5

Wikipedia defines a blunder as follows:

In chess, a blunder is a very bad move. It is usually caused by some tactical oversight, whether from time trouble, overconfidence or carelessness.

Here when I use the engine from chess.com to analyse a game, the engine considers black's move Qf5-c2+ as a blunder and Qf5-h3 is considered as the best move. I failed to see why Qc2+ is a blunder; can anyone help me to explain?

By the way, is this game a draw before Qf5-c2+ (assuming both sides make best moves)?

enter image description here

Edit: I am still curious about this position; anyone can help me with a deep engine analysis and see if it is a draw?

17

The engine considers Qc2+ a blunder because it's a draw by repetition. (I think the position is probably a draw anyway, but Black could at least try for a win.) The problem is that you have already reached this position twice before. If this was the first time you had reached this position, there would be no problem: Qc2+ is actually a good move in itself. But since you have kept repeating the position instead of making progress, you now need to play something different, such as Qh3.

| improve this answer | |
  • Thank you! Your answer is very clear. A related question: if the position is a draw anyway, should a move causing three fold repition be considered a blunder? – Zuriel May 26 at 13:23
  • 5
    @Zuriel The engine isn't smart enough to see it's a draw (it gives -2.91 as evaluation, which is correct if you count points). For a computer, it's hard to see Black can't make progress because White has no weaknesses. – Glorfindel May 26 at 14:07
  • Thank you @Glorfindel for the clarification! I used to think the engines are much smarter than most human players and now I change my mind. I guess no human coach should call Qc2+ a blunder. – Zuriel May 26 at 15:37
  • 3
    @Zuriel: Well, it's a higher-level blunder if you made it without realising it would end the game! – TonyK May 26 at 16:34
  • I guess if you've offered White the draw and they turned it down, then completing the repetition is no more of a blunder than offering the draw was. Since you're not at a disadvantage, the computer's telling you not to deliberately play for a draw, instead it thinks you should at least explore h3. Seems legit advice (or at least not especially bad advice). Unless you have a bus to catch or something. – Steve Jessop May 26 at 17:56
6

I agree with Stephen's points however...

... in normal times, with no previous repetition, Qç2 is actually a good try to win the game!

The plan to win this game is to bring the Black King to g3 in order to mate the White King. Meanwhile Black should protect the b7-pawn, which will be attacked by the Bg4-c8 maneuver.

First, I didn't see how White defends against Black's plan because in practice it is very hard to defend this position. Here is an illustration:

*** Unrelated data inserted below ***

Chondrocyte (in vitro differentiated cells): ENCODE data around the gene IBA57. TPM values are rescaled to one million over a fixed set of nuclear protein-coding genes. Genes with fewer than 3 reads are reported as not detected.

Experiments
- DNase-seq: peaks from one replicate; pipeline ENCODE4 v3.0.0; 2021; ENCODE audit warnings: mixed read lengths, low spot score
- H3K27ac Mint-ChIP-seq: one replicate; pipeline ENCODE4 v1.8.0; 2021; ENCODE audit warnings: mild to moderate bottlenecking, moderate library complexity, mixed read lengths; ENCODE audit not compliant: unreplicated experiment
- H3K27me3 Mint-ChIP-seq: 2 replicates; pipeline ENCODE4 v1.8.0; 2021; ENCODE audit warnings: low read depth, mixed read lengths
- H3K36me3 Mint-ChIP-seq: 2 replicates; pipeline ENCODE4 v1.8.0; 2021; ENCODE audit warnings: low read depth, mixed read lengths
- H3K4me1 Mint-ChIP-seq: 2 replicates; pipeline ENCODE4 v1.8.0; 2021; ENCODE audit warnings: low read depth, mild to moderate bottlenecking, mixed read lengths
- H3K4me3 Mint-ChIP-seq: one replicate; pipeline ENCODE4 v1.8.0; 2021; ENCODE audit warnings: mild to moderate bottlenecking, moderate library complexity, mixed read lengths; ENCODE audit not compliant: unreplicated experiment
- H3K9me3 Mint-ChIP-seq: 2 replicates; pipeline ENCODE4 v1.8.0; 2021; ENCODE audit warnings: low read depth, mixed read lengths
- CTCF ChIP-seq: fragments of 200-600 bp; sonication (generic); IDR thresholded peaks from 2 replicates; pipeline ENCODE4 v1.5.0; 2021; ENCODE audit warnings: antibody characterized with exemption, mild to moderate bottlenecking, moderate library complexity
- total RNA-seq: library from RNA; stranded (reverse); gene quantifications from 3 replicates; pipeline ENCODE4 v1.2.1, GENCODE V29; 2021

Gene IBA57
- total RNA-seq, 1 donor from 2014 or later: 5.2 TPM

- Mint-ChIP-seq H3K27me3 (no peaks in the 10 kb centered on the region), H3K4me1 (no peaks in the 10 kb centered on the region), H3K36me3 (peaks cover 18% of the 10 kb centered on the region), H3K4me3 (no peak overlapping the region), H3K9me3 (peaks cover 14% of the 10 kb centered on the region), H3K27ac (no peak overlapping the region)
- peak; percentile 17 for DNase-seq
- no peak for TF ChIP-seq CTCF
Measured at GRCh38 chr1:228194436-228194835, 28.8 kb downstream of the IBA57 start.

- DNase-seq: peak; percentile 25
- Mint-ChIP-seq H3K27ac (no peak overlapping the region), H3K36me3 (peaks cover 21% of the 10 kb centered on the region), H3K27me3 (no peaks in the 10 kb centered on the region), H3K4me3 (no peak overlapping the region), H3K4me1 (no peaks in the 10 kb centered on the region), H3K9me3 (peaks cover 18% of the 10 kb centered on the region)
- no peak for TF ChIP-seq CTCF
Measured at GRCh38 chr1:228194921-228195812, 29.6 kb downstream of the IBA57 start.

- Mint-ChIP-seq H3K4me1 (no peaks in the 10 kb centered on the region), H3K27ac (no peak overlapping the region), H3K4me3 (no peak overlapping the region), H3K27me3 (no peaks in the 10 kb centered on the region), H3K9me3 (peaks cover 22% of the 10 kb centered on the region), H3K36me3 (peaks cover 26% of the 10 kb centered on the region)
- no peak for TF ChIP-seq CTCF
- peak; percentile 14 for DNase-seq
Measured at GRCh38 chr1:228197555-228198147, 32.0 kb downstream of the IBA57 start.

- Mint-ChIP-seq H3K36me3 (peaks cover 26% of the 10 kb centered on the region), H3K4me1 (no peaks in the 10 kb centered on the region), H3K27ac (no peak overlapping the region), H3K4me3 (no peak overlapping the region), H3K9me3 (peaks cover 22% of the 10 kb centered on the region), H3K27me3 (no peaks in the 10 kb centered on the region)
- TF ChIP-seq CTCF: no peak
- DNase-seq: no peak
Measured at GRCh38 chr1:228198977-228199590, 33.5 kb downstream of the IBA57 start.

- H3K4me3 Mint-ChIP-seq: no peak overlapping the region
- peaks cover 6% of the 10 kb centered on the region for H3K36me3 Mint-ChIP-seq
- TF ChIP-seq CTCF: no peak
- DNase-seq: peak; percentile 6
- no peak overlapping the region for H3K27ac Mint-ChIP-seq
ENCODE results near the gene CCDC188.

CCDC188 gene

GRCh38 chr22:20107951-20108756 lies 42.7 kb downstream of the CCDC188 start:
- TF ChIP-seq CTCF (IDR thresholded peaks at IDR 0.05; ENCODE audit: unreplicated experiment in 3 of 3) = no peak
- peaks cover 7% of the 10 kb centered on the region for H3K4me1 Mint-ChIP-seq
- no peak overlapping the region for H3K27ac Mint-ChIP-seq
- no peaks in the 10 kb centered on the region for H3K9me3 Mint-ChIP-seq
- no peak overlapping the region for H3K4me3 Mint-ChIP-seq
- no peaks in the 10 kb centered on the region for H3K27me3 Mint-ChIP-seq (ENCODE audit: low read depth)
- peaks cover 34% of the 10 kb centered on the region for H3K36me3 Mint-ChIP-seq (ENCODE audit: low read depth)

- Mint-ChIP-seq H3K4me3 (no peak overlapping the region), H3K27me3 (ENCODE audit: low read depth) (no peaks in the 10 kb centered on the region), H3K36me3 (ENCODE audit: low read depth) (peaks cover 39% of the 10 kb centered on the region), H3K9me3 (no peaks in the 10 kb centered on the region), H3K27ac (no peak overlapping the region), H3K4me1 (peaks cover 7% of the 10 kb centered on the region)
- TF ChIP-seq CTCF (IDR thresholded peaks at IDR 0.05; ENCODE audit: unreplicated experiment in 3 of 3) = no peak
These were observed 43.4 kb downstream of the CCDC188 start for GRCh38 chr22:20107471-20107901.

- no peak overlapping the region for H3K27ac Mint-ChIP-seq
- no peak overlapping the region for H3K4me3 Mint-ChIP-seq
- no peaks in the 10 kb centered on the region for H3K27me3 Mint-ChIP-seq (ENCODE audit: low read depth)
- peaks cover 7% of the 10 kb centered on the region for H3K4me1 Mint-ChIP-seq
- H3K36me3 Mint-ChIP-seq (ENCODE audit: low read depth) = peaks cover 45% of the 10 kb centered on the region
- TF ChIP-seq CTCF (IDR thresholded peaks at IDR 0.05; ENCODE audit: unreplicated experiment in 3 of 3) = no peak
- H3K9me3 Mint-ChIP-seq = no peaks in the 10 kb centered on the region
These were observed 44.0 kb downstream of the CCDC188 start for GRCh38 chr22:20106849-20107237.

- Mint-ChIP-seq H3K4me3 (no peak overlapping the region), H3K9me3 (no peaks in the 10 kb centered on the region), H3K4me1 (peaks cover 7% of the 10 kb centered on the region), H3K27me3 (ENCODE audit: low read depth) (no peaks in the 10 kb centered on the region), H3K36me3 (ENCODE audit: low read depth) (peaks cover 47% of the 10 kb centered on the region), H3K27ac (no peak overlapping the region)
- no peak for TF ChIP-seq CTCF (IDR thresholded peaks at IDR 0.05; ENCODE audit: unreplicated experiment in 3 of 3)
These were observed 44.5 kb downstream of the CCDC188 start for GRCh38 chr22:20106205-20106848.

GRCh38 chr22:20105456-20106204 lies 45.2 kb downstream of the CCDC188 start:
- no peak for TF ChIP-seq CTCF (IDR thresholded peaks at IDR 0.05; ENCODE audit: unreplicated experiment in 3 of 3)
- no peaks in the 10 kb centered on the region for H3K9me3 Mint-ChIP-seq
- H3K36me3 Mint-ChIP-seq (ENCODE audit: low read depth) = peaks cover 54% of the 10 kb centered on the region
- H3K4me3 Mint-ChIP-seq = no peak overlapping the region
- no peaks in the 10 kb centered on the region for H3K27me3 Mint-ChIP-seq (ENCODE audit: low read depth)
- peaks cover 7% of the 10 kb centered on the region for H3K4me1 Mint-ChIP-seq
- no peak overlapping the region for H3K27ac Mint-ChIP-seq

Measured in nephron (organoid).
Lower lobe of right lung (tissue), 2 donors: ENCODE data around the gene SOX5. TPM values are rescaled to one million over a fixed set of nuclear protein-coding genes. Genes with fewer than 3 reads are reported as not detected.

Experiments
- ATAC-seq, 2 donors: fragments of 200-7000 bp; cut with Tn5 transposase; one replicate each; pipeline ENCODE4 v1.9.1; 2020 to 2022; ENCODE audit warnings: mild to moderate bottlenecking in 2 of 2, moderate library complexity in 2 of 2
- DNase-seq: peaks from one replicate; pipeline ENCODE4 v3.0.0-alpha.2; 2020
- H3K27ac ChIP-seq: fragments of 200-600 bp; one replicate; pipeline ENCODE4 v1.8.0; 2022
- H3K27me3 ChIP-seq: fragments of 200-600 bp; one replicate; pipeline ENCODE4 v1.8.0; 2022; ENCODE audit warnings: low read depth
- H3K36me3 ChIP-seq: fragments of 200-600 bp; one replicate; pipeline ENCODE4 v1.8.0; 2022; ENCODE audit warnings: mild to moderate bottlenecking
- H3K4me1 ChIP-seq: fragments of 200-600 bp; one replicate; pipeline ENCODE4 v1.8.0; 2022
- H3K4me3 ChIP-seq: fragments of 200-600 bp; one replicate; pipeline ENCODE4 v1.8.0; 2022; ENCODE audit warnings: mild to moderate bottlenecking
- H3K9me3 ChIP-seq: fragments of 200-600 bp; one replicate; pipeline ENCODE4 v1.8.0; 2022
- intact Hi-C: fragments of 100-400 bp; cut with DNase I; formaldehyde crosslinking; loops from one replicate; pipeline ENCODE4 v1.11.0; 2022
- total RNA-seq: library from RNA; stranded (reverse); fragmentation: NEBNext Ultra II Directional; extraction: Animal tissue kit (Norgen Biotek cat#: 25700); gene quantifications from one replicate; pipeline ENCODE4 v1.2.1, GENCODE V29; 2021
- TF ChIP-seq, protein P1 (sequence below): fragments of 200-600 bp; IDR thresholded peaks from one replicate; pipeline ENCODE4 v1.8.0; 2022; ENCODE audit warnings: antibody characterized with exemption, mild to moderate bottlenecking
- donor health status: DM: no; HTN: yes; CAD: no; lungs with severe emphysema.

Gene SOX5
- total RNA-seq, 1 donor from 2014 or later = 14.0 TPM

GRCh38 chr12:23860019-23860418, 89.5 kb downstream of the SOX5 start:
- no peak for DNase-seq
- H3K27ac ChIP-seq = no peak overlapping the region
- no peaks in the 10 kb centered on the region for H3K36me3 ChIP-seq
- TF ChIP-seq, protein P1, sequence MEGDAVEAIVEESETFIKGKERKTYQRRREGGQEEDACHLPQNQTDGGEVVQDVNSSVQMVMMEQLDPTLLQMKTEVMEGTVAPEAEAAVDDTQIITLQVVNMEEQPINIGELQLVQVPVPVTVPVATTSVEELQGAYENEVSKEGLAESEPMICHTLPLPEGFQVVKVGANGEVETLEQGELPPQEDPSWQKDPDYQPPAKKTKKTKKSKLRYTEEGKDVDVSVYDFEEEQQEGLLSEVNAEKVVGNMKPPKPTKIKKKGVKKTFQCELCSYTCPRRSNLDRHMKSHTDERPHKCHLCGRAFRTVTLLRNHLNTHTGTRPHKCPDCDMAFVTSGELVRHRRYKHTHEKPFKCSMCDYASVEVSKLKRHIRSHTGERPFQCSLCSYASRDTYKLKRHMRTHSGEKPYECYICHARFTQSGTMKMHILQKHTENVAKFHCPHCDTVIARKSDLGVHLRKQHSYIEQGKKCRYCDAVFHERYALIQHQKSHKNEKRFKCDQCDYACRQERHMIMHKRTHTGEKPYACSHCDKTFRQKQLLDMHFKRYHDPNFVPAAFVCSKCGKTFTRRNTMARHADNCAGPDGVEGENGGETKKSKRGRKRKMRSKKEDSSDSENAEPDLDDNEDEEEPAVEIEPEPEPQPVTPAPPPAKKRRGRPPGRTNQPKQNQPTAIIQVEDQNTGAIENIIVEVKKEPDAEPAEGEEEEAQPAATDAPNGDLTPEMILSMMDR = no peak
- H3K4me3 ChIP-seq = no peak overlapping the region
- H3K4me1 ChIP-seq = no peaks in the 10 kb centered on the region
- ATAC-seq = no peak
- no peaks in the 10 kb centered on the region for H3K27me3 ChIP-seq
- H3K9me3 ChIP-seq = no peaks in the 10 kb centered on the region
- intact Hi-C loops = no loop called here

[fen "8/1p2k2p/1Pp5/2PpNq1P/3P4/4PB2/4K3/8 b - - 0 1"]

1... Qc2! 2.Ke1 Kf6! 3.Bg4! {the best idea to draw the game} Qg2! (3...Kg5 4.Bc8 Kxh5 5.Bxb7=) 4.Bc8 Qg7 5.Bg4? (5.Kd2 Kg5 6.Nd3!! {see the following diagram}) Kg5 6.Ke2 Kh4 7.Kf2 Qf8 8.Kg2 Qf6 9.Bf3 (9.Bc8 Kxh5 10.Bxb7 Qg7-+) Qg5 10.Kf2 Qg3 11.Ke2 Qh2 12.Kd3 Qb2 13.Bg4 (13.e4 {is not so effective} Qb3 14.Ke2 Qc3! 15.exd5 Qxd4 16.Nxc6 {sets a nice trap} bxc6 17.dxc6 Kg3! (17...Qxc5 18.c7=)18.c7 Qf2-+) Kg3! 14.Bc8 Kf2 15.Bxb7 Ke1-+ {and the mate follows soon} 16.Nf3 Kd1 17.Bxc6 Qb3#

Now, I am not so sure it's winning because White has a fantastic fortress, which consists of transferring the Knight to f4, via d3, to prevent the Black King to enter.

[fen "2B5/1p4qp/1Pp2k2/2PpN2P/3P4/4P3/8/4K3 w - - 7 5"]

1.Kd2 Kg5 2.Nd3!! Kxh5 3.Nf4 Kh4 4.Ke2 Qe7 (4...Kg3?? 5.Nh5) 5.Kf3 {and the Black king cannot enter into g3!}

Black can improve its position by pushing the pawn to h4, bringing the King back to d8 to chase the Bishop and centralizing the Queen. It can also set some traps. It's horrible to defend for White, but I am not sure this is a forced win.

[fen "3k4/1p6/1Pp5/2Pp4/3PqN1p/4P2B/5K2/8 b - - 75 49"]

1... Qc2 2.Kf3 Qh2 3.Bg2?? (3.Bf5 {and I don't see a clear win}) Qg3 4.Ke2 Qxg2!! 5.Nxg2 h3-+ 

To capture the h5-pawn is probably not useful because the h7-pawn can go until h4 and then it is stopped. Moreover, the h4-pawn prevents the Black King from entering. However, so far I have not been able to find another winning plan for Black! But, I'm trying...

[fen "2B5/1p4qp/1Pp5/2Pp2kP/3P4/3NP3/4K3/8 b - - 10 6"]

1... Kh4!? 2. Nf4 Kg3 3.Nd3! {the Knight is a super defender} Qf7 4.Kd2! Qe7 5.Ke2! {to close the door for the King}
| improve this answer | |
  • Many thanks for your effort analysing the game! I think whether this game is winning for black or a draw determines whether Qc2+ is a blunder or not. If white is winning, then Qc2+ which results in an immediate draw is a blunder; if the game is a draw anyway, I would not call Qc2+ a blunder: what differnece does it make? – Zuriel May 26 at 21:54
  • So far I was not able to find a clear win... – Kortchnoi May 26 at 22:51

Your Answer

By clicking “Post Your Answer”, you agree to our terms of service, privacy policy and cookie policy

Not the answer you're looking for? Browse other questions tagged or ask your own question.